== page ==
M. Butterfly Flies Again in a Spectacular Production
I first saw M. Butterfly in 1988 at the Eugene O'Neill Theatre with B. D.Wong portraying the opera star and David Duke as the French Diplomat. I also saw the National Touring company production, with Alec Mapa taking over the role of the opera star, as well as the earlier TheatreWorks production.
M.Butterfly is set during China's Cultural Revolution and is based on the true story of Song Liling's (Francis Jue) twenty-year affair with French diplomat Rene Gallimard (Mark Capri). Gallimard did not know the Chinese opera star was not only a man but a spy for the Chinese government. Gallimard was arrested for treason by the French government, and the play opens in 1989 with the diplomat in prison telling his story in flashbacks.
M. Butterfly relates very strongly to Puccini's Madame Butterfly, and some of the popular opera arias are included in the musical. An intelligent man having had a twenty-year affair and not knowing his lover was a man does strain credibility a bit. Gallimard tells the audience that he had never seen his "girlfriend" naked: "I thought she was very modest. I thought it was a Chinese custom." Since the diplomat loved the opera so much, he fell in love not with the person but a fantasy stereotype. It takes all kinds to make this world of ours.
Hwang's play is more about male-female relations, using East-West stereotypes as a medium. It reveals the Western sarcasm of Asian nations and the Western nation just underestimating these countries. The play is very apropos of the current involvement in Afghanistan and Iraq.
Francis Jue (on Broadway originated the role of Bun Foo in Thoroughly Modern Millie and recently in Pacific Overtures) is superb as Song Liling. He is slyly coquettish as he walks around creating arm gestures and striking puffed-up and demure poses. He is sublimely graceful as the Chinese opera star. He does an amazing transformation before the audience between the second and third act as he takes off the make-up and becomes a shallow and cocky man.
Mark Capri (in Los Angeles Light Up the Sky, Sherlock Holmes, Equus at Pasadena Playhouse) plays the role of Gallimard as a na´ve young man who believes he has been victimized. His monologues are wonderful as he gives a poetic, romantic dream view of men, women, and Western and Eastern cultures. He firmly believes his love for his Chinese lover was pure.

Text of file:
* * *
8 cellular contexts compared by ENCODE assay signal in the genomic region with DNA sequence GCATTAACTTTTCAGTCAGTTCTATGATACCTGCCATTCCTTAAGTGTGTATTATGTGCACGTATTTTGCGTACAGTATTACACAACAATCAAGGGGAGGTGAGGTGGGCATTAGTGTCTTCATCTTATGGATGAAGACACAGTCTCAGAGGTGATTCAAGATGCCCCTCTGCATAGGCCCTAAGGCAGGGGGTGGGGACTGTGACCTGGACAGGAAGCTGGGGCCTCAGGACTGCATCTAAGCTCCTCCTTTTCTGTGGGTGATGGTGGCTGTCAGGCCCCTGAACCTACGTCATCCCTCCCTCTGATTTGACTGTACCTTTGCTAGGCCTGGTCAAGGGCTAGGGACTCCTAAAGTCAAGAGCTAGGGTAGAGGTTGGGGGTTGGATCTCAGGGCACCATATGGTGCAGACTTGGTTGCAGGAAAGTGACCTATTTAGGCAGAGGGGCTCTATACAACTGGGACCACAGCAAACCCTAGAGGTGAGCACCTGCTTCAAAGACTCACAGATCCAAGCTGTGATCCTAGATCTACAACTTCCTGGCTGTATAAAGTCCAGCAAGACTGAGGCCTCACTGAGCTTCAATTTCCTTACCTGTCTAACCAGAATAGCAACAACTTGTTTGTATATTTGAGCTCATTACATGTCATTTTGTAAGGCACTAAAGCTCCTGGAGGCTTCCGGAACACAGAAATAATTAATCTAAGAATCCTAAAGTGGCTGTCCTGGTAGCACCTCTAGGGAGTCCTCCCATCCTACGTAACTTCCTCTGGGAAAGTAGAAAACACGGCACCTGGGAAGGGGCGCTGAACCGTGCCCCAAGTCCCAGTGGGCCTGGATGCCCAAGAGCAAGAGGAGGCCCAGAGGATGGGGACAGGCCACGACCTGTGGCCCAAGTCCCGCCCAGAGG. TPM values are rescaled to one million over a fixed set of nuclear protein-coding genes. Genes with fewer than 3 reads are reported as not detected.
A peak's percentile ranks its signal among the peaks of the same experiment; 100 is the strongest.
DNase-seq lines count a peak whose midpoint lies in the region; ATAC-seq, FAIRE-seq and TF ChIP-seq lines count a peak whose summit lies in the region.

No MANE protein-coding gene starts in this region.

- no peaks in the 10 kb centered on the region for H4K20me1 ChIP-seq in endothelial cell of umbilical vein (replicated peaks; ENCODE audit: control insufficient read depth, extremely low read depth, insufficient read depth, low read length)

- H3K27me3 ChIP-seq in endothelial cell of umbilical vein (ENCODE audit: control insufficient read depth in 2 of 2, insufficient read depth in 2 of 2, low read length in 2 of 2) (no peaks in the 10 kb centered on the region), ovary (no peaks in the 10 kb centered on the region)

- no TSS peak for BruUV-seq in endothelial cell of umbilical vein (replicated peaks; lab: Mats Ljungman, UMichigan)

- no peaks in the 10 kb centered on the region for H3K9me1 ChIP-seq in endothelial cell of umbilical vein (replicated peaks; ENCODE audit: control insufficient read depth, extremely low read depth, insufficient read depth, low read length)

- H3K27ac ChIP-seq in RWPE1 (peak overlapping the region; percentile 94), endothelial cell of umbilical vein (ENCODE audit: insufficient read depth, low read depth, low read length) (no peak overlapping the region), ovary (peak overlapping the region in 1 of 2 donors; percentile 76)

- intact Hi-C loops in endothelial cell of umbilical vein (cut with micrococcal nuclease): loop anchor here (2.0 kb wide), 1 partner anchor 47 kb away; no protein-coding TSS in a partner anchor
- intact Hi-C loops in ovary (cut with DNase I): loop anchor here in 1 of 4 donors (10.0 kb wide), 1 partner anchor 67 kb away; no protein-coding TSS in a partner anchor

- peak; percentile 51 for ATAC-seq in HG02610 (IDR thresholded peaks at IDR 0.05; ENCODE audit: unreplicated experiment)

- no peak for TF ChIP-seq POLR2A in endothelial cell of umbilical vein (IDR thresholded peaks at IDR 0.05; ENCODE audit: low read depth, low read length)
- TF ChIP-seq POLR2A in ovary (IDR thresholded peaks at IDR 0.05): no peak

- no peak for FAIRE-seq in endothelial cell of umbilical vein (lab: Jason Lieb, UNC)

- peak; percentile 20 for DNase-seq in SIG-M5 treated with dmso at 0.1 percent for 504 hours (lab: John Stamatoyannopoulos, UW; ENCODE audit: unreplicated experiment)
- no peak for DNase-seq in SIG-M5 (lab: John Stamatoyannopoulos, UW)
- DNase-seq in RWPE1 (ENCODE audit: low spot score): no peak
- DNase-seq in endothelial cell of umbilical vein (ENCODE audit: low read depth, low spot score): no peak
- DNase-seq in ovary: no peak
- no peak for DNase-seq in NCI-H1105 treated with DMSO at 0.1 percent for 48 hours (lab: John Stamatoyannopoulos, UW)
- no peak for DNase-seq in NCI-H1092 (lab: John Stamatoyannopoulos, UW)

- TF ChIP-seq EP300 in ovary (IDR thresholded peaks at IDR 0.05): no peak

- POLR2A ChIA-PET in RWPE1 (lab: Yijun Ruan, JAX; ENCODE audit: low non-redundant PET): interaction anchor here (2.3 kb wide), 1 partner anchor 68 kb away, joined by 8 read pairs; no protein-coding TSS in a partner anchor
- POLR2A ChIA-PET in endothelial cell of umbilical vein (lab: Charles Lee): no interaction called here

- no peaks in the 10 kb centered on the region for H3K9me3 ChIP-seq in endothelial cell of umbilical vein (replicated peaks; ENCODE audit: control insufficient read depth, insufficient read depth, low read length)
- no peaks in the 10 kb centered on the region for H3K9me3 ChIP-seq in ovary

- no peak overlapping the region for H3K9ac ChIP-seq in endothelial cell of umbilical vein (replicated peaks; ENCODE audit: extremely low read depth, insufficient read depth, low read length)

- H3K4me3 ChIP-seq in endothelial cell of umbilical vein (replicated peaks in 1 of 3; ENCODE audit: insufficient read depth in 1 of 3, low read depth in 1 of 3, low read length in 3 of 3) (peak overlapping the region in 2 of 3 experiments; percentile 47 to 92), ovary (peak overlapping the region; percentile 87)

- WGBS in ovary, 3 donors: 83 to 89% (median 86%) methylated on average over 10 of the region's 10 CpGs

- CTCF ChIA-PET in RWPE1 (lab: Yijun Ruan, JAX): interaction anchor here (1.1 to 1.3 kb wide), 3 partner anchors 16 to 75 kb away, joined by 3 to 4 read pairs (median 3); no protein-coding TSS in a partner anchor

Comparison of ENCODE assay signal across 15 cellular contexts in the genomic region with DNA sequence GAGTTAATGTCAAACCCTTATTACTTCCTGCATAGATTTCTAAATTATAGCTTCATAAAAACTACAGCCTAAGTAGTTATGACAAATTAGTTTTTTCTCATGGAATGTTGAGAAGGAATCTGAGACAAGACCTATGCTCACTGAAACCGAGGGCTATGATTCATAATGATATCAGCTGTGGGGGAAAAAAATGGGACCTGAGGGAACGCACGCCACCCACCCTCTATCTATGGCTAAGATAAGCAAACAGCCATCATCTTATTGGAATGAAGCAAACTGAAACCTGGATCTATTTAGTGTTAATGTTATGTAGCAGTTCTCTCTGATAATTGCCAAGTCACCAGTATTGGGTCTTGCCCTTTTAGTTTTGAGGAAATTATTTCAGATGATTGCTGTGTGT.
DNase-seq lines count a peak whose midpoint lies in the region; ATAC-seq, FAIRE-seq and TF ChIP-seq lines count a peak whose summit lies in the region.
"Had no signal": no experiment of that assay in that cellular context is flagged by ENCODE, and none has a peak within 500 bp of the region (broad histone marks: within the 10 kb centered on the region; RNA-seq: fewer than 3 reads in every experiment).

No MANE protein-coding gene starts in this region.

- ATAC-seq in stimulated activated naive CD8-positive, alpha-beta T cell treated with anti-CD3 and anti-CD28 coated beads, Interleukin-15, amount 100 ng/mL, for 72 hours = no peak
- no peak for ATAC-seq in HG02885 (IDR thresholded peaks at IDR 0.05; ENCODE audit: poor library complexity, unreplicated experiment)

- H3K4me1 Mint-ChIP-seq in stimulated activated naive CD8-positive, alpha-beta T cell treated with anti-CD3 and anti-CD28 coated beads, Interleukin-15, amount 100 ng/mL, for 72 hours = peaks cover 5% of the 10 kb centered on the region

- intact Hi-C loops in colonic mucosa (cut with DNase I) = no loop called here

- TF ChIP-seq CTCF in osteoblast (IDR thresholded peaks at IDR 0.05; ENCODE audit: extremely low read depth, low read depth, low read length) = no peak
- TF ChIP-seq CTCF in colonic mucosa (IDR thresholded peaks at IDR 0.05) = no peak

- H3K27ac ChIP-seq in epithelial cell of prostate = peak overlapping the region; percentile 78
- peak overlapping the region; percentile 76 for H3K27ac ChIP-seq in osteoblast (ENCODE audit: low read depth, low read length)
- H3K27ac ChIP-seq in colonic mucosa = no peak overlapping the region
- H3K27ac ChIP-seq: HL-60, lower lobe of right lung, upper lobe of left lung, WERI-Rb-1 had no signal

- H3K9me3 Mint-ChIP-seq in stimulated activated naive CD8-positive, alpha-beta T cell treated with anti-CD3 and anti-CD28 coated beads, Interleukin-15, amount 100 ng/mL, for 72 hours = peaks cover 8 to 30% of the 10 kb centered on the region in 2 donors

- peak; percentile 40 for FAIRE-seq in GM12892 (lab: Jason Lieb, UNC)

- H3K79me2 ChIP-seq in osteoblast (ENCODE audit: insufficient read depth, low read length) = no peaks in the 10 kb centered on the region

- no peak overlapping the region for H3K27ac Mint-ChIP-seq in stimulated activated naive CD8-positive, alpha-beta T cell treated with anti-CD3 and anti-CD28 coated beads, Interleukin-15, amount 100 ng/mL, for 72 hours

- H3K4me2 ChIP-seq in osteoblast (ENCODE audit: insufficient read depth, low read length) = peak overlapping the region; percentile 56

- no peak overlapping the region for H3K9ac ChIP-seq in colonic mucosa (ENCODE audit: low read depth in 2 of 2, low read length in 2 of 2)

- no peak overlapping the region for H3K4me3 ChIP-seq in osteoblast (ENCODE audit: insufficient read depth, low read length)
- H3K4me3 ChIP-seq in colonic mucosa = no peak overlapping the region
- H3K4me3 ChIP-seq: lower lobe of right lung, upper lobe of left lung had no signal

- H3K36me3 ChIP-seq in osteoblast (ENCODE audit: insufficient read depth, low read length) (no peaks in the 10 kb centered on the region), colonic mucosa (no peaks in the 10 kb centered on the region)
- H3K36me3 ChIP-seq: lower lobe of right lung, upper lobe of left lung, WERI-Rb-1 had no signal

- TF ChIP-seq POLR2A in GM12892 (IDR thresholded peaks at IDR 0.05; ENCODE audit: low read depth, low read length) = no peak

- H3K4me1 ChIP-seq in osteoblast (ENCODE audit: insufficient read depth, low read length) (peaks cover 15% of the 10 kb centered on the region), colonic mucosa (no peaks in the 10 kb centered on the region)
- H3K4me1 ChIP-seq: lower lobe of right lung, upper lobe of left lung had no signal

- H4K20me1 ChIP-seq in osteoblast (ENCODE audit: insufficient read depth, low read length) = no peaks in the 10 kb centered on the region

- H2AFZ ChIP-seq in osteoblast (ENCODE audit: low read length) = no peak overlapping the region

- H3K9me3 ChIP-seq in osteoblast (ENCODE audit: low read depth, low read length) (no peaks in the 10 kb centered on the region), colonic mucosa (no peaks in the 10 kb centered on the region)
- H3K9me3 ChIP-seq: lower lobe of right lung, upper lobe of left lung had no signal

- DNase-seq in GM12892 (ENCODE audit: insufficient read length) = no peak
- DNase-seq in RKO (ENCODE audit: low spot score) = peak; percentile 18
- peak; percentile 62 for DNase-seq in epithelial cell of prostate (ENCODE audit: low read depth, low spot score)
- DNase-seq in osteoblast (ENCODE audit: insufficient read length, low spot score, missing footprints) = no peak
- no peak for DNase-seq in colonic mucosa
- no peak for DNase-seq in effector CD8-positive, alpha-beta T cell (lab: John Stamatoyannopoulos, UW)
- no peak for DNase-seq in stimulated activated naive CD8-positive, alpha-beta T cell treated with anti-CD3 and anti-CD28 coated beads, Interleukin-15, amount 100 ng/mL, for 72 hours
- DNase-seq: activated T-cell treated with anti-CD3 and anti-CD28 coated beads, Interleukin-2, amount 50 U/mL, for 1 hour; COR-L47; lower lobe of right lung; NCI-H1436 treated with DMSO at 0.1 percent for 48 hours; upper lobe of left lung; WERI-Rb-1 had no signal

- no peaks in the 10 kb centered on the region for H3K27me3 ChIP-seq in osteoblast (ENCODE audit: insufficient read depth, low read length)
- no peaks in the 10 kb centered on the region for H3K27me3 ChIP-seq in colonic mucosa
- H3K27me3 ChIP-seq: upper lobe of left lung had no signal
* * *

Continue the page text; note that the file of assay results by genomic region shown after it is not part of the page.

Darcy Brown-Martin (Loose Ends, Cowboy in His Underwear) is admirable as Helga, Gallimard's wife. She portrays the character as living in a delusional state, ignoring her husband's affair. Jennifer Clair (Long Christmas Ride Home at the Magic) gives an animated performance as Renee who also becomes a mistress of Gallimard. Noel Wood (Shakespeare in Hollywood, The Last Night of Ballyhoo at TheatreWorks) gives a brisk performance as the arrogant womanizer Marc. Mia Tagano (Nicholas Nickleby at Cal Shakes) gives an insightful performance as the Cultural Revolution interrogator, and Kevin Blackston (won the SFBATCC award for Violet at TheatreWorks) is effective as the French ambassador and the Judge.
Kate Edmunds has designed an elaborate, two-tiered set with a huge Chinese fan in the background. The ramp from the fan to the stage is a flowing marvel. The lighting by Steven B. Mannshardt beautifully accomplishes the various moods of the drama. Fumiko Bielefeldt's costumes are wonderfully detailed, both in the Chinese opera and the kimonos worn by Song Liling. Cliff Caruthers' sound design, especially the arias from Puccini's opera, is fantastic. Director Robert Kelley has devised a superb production of David Henry Hwang's provocative drama.
M. Butterfly plays through September 17 at Mountain View Center for Performing Arts, 500 Castro Street, Mountain View. For tickets, call 650-903-6000 or visit www.theatreworks.org.
TheatreWorks' next production will be the West Coast premiere of Lynn Ahrens and Stephen Flaherty's Dessa Rosa at the Mountain View Center for the Performing Arts October 4th through October 29th.